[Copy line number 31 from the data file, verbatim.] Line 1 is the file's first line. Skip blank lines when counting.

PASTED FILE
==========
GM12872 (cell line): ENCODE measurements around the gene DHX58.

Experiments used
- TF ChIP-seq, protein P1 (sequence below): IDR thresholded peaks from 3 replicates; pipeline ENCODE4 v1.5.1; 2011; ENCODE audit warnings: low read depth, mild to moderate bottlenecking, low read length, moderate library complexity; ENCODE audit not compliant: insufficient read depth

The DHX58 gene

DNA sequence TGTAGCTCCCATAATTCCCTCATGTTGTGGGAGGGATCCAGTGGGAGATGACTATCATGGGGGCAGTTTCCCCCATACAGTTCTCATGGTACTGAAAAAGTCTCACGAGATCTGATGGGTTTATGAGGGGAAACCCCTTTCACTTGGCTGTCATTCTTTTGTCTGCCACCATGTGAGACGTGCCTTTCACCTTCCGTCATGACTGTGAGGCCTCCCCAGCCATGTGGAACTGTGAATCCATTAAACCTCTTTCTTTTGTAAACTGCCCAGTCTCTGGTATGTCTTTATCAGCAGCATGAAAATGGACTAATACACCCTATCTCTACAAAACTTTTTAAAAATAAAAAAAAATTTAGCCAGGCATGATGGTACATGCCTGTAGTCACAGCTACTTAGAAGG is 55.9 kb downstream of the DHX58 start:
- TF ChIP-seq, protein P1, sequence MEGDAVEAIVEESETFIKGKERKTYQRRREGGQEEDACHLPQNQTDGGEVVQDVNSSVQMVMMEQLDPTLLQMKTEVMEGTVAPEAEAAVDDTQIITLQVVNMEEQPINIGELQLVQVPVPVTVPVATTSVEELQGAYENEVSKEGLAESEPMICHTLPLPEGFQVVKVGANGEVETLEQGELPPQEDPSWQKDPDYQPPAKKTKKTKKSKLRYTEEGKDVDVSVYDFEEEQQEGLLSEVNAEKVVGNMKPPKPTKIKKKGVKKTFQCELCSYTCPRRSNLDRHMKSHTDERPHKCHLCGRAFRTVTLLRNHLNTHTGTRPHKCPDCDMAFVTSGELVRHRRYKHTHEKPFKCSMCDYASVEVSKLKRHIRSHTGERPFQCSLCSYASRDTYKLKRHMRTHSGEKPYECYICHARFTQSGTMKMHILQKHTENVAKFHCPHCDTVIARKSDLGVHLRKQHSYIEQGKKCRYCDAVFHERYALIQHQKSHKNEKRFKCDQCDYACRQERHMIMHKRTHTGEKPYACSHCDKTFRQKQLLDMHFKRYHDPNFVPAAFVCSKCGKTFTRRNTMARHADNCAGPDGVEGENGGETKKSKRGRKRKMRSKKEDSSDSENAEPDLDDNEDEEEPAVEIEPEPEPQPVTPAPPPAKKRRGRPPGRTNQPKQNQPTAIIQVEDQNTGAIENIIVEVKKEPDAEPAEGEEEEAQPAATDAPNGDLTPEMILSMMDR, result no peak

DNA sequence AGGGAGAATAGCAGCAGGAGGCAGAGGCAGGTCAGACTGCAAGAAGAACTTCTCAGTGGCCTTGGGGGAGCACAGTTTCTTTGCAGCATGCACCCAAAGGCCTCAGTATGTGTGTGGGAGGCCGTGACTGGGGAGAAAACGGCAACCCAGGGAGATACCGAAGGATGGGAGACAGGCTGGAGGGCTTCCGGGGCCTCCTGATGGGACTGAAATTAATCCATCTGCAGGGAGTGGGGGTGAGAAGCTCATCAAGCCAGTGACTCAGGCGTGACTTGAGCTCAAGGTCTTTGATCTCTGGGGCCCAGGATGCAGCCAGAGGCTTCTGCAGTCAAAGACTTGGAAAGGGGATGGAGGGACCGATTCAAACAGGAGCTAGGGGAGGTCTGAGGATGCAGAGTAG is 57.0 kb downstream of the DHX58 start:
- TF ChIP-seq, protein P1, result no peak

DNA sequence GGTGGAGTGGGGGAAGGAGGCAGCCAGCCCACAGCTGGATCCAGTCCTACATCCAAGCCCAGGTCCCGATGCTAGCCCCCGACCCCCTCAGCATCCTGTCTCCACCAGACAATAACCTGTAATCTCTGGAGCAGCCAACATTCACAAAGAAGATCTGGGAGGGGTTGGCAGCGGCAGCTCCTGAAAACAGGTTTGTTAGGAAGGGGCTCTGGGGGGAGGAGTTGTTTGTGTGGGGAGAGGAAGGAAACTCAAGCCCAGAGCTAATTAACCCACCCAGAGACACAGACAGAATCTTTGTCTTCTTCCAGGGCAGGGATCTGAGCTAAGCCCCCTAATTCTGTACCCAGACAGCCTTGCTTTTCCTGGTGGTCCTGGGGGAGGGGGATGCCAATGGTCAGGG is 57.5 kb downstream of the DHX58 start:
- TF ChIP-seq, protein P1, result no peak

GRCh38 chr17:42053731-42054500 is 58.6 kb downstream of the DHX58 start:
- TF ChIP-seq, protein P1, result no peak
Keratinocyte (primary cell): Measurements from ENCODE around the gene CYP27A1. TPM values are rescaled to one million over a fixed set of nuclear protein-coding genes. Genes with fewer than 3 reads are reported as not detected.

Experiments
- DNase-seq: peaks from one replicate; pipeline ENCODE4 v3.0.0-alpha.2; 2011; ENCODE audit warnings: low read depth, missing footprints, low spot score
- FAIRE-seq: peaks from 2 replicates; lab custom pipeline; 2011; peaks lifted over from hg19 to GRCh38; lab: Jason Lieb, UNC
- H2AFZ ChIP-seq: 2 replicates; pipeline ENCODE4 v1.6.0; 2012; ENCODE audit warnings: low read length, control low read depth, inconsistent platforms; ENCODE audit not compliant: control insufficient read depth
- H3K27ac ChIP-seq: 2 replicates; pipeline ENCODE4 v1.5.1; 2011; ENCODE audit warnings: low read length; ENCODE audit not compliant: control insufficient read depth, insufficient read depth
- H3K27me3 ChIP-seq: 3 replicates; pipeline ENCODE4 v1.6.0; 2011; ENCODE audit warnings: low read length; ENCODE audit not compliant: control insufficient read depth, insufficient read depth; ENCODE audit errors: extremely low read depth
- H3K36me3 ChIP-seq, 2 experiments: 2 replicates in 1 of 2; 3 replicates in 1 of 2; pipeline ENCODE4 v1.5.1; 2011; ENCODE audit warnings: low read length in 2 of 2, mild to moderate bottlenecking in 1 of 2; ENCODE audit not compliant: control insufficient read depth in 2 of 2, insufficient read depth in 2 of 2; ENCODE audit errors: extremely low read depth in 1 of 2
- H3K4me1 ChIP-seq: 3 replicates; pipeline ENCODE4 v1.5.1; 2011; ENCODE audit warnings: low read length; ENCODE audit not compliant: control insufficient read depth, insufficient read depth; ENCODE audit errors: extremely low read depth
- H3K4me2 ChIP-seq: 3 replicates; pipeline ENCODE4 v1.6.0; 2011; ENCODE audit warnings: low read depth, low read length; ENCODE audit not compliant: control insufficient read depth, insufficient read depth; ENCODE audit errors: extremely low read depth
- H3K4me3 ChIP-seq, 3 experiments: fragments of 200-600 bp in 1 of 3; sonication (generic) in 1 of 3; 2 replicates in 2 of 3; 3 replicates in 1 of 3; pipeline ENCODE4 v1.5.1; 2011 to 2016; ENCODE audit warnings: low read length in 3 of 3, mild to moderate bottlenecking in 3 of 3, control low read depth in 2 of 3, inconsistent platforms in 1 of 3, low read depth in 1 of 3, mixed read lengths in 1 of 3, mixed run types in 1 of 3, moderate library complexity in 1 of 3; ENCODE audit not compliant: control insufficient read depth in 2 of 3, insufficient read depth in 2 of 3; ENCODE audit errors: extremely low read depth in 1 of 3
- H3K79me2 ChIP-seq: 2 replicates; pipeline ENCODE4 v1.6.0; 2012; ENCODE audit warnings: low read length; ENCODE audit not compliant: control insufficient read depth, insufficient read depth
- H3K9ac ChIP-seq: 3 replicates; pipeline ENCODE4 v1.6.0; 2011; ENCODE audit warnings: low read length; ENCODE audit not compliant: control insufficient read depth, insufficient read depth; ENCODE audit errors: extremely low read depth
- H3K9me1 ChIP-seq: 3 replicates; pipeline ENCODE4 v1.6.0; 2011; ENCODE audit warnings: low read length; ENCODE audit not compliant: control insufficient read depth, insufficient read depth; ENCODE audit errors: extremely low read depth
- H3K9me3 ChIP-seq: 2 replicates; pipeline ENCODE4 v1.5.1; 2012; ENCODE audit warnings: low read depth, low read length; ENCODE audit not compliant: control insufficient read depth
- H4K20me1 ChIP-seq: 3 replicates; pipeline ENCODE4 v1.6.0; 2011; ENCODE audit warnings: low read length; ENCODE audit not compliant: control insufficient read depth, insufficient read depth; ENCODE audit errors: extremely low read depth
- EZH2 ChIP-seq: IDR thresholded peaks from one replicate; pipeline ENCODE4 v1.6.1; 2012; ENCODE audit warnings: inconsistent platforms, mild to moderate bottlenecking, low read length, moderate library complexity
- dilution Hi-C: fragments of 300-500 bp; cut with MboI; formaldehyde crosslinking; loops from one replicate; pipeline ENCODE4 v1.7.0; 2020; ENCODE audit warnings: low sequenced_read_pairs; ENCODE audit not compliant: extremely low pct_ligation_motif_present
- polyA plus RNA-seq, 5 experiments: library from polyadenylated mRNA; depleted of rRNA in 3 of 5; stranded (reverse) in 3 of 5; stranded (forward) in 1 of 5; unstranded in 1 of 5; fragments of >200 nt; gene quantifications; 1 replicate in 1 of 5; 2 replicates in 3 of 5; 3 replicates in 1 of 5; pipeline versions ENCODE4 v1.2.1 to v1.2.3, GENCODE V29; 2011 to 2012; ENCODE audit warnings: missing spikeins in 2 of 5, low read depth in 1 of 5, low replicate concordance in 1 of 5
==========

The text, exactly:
- polyA plus RNA-seq, 5 experiments: library from polyadenylated mRNA; depleted of rRNA in 3 of 5; stranded (reverse) in 3 of 5; stranded (forward) in 1 of 5; unstranded in 1 of 5; fragments of >200 nt; gene quantifications; 1 replicate in 1 of 5; 2 replicates in 3 of 5; 3 replicates in 1 of 5; pipeline versions ENCODE4 v1.2.1 to v1.2.3, GENCODE V29; 2011 to 2012; ENCODE audit warnings: missing spikeins in 2 of 5, low read depth in 1 of 5, low replicate concordance in 1 of 5